As per below from The Times on Monday, it is seeming increasingly likely that an increase in the bass MLS (Minimum Landing Size) from 36cms to 42cms will be agreed next month, and of course this is potentially some more good news as regards the future of the bass stocks. Any chance that bass have to grow that bit bigger and hopefully get the chance to breed before being hoovered up has got to be a good thing, but have a look at that article from The Times and see if you notice anything slightly amiss………
We only have one kind of bass in UK waters, and they happen to live in saltwater. As far as I know these bass have been called simply bass for many years, so why on earth does a newspaper like The Times feel the need to call them sea bass? Are they worried that their readership either won’t know what a bass is, or that the fish could be mistaken for bass, as in bass guitar etc.? Is it a modern, chef kind of thing to call bass sea bass, and is it increasingly here to stay? I understand completely if there is a distinction that needs to be made between fresh and saltwater bass, but since we don’t have freshwater bass in the UK, how about bass remain simply bass? Does one have to assume that the lack of general awareness of the natural world will soon mean that a fish like cod gets referred to as sea cod? Remember the attempt to rebrand pollack as colin?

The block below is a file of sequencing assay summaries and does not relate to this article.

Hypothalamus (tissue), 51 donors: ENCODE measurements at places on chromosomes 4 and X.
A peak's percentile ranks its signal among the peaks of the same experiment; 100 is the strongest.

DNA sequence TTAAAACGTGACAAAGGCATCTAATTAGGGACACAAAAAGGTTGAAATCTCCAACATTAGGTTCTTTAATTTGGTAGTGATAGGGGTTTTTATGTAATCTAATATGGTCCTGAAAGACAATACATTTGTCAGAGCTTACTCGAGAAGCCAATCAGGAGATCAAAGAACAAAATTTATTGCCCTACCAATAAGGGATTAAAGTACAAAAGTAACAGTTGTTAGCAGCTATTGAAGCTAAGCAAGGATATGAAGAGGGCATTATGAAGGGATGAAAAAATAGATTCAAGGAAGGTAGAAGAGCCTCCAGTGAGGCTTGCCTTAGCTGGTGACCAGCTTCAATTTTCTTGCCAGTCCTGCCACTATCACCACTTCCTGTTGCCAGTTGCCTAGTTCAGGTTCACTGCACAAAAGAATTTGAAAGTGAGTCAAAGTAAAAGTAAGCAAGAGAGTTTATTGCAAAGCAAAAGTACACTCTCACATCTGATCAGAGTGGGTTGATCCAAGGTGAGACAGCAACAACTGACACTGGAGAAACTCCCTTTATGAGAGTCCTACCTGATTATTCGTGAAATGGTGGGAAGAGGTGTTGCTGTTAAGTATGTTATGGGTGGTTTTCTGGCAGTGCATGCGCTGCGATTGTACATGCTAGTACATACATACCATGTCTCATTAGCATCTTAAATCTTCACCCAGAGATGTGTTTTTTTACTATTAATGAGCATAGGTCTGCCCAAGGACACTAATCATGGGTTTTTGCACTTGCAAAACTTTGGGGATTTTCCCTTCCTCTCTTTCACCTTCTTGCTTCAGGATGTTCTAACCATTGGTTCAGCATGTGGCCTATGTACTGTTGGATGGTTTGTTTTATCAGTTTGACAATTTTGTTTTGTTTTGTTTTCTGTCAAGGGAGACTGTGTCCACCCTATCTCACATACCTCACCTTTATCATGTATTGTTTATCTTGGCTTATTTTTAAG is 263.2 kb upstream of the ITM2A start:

This minor gripe aside, I am guessing that all of you did a double-take at the main photograph used in the article and thought hang on, those fish don’t look like “our” bass!! As a photographer myself who has also had a little bit of experience of the power of the press when they got hold of the fact that we saw a great white shark off the coast of north Cornwall some years back, it winds me up no end that an article all about (sea) bass in a “proper” newspaper like The Times can’t get things right and use a photograph of the kind of bass that are being talked about in the article - instead of what I am guessing are Chilean sea bass. How hard is it to get things right? I remember being interviewed by various newspapers over that white shark, and then reading the subsequent articles and realising that they bore little correlation to what I had actually said.
I bet you what happened was that a picture researcher was tasked with the job of finding a suitable photo of “sea bass” to go with an article on sea bass, so they tap “sea bass” into a stock library such as Getty, Corbis etc., and up comes this non-bass as we know it photo - because it’s most likely tagged as “sea bass”. In the article it goes, out goes the newspaper, and at the end of the day I suppose it doesn’t really matter save for the fact that to me it’s lazy and kinda misleading to get something this simple so wrong. If I went and sent the wrong photos in to say Sea Angler to go with one of my articles, I would get my knuckles wrapped. Forget about my grumpiness though, because really I am wanting to jump for joy that this increase in the MLS might actually happen. Nothing is guaranteed of course, but things do seem to be happening with regards to (sea!!) bass preservation/rescue/rebuilding etc.